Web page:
Boy Scouts Cooking Safety Page 18 Food Borne Illnesses

Cooking Merit Badge Health & Safety

[text-box width=”100%” align=”center”] Boy Scouts Cooking Badge
[unordered title=”Areas of Study:”] [line]Health and Safety[/line] [line]Nutrition[/line] [line]Cooking Basics[/line] [line]Cooking at Home[/line] [line]Camp Cooking[/line] [line]Trail and Backpacking meals[/line] [line]Food related careers[/line] [/unordered] [/text-box] [div-line] [text-box] The most serious part of our study on Health and Safety is understanding the major forms of food borne illnesses.



Botulism is a rare, life-threatening poisoning due to a toxin. The toxin affects the nervous system.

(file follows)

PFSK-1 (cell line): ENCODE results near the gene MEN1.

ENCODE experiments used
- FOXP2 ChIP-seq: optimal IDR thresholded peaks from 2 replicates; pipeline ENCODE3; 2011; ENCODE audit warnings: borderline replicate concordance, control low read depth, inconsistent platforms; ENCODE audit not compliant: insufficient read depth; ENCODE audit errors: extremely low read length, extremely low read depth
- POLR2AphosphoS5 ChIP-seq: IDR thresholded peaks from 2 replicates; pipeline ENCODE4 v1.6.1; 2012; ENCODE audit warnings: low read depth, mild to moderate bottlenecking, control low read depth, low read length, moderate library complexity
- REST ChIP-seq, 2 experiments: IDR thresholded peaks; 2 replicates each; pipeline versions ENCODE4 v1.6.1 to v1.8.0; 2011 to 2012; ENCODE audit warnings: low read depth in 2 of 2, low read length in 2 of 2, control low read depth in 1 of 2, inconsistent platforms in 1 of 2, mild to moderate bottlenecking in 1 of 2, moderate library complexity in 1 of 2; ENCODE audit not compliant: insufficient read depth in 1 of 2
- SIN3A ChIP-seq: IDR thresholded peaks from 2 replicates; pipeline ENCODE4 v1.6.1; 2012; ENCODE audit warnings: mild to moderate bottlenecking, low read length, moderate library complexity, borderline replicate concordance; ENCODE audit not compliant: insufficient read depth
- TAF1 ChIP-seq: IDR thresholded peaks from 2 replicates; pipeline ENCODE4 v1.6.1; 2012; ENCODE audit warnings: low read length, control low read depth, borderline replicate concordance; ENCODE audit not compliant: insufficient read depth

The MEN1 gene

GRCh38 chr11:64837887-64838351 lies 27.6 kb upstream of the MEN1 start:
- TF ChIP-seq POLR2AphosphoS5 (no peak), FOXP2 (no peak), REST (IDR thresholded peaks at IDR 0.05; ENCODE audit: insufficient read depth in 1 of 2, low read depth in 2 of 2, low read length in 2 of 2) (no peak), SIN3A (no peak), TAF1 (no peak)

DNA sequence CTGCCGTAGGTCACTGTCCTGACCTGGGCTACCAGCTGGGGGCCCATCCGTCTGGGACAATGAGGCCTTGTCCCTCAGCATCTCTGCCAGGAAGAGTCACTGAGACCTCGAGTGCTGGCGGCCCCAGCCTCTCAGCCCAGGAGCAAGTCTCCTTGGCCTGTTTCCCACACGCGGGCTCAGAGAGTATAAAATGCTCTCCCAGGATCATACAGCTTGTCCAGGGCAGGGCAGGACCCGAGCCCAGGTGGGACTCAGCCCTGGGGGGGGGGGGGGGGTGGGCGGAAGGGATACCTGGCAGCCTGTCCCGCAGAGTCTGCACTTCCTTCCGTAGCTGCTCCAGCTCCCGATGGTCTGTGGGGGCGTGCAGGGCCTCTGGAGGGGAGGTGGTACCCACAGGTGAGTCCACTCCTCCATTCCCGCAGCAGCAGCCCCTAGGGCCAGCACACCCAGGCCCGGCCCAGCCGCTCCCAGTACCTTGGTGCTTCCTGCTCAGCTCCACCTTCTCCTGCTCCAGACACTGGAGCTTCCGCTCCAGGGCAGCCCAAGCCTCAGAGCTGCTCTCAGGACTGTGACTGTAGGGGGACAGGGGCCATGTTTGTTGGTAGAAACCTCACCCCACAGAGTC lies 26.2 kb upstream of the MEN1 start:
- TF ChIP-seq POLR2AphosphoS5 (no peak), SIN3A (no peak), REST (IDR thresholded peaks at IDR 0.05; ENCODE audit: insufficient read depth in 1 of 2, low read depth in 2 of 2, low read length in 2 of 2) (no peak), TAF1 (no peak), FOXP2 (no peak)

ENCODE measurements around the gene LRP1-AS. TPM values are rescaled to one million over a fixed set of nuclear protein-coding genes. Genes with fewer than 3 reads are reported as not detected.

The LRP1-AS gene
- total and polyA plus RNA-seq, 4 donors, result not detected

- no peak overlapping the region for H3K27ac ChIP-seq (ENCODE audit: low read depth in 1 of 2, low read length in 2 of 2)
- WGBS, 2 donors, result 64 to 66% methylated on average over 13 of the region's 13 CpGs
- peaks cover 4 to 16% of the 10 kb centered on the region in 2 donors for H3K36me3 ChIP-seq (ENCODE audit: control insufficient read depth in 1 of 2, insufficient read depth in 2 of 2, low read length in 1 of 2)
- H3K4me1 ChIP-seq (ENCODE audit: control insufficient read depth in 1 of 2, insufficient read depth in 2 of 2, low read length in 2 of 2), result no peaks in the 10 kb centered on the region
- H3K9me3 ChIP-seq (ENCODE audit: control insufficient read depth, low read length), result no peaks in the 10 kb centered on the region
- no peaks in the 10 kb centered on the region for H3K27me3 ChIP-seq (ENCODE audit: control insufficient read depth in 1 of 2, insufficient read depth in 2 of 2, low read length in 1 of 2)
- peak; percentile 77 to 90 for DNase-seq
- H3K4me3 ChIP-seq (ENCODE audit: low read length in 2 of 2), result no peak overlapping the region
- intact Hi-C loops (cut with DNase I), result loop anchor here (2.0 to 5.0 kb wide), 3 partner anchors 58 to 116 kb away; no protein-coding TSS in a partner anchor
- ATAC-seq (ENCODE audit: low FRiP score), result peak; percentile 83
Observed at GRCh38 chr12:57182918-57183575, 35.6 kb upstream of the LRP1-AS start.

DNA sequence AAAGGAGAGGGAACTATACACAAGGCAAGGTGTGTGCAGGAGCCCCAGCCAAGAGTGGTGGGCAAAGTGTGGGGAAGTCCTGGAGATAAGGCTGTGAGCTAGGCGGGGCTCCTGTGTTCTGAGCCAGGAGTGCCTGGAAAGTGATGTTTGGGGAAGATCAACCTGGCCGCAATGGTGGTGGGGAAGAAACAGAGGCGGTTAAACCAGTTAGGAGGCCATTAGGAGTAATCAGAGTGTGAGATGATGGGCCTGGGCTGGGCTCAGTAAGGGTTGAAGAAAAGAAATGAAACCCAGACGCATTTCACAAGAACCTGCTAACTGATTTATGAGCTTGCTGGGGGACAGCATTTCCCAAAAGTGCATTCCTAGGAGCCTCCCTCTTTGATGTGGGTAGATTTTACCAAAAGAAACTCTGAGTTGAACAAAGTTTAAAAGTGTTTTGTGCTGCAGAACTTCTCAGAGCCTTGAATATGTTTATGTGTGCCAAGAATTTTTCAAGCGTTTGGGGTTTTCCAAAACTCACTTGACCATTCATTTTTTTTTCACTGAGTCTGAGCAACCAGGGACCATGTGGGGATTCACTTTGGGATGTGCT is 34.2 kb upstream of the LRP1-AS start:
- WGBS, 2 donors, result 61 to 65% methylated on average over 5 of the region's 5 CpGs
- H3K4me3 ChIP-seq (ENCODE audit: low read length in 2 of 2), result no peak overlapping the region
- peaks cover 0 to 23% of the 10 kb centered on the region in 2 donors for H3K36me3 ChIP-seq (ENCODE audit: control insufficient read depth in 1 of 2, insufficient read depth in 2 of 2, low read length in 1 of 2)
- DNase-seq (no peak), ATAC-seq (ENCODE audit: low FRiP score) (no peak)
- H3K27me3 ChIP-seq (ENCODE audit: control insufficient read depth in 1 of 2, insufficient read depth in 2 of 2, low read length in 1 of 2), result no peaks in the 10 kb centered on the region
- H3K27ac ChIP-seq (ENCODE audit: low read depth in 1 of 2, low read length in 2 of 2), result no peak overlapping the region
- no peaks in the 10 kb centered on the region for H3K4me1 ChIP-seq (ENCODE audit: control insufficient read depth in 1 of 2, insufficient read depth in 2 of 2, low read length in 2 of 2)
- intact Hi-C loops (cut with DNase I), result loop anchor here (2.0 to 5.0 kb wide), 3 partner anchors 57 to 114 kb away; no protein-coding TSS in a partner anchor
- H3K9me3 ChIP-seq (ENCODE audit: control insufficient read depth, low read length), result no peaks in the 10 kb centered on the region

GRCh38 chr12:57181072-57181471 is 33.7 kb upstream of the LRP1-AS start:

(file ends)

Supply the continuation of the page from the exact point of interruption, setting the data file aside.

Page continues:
Do not use crushed or damaged cans. Especially those cans with food in it that show signs of swelling, leakage, puncture, holes, or rusting.

Food borne botulism occurs when you eat something contaminated with the toxin. It has been linked to improperly canned foods.

Also known as “Clostridium botulinum” this is plural. This is a bacterium. Symptoms usually appear in 18 to 36 hours, but can appear in as few as 6 hours or as many as 10 days after eating the affected food.

Symptoms of botulism include double vision, blurred vision, drooping eyelids, slurred speech, difficulty swallowing, dry mouth and muscle weakness.
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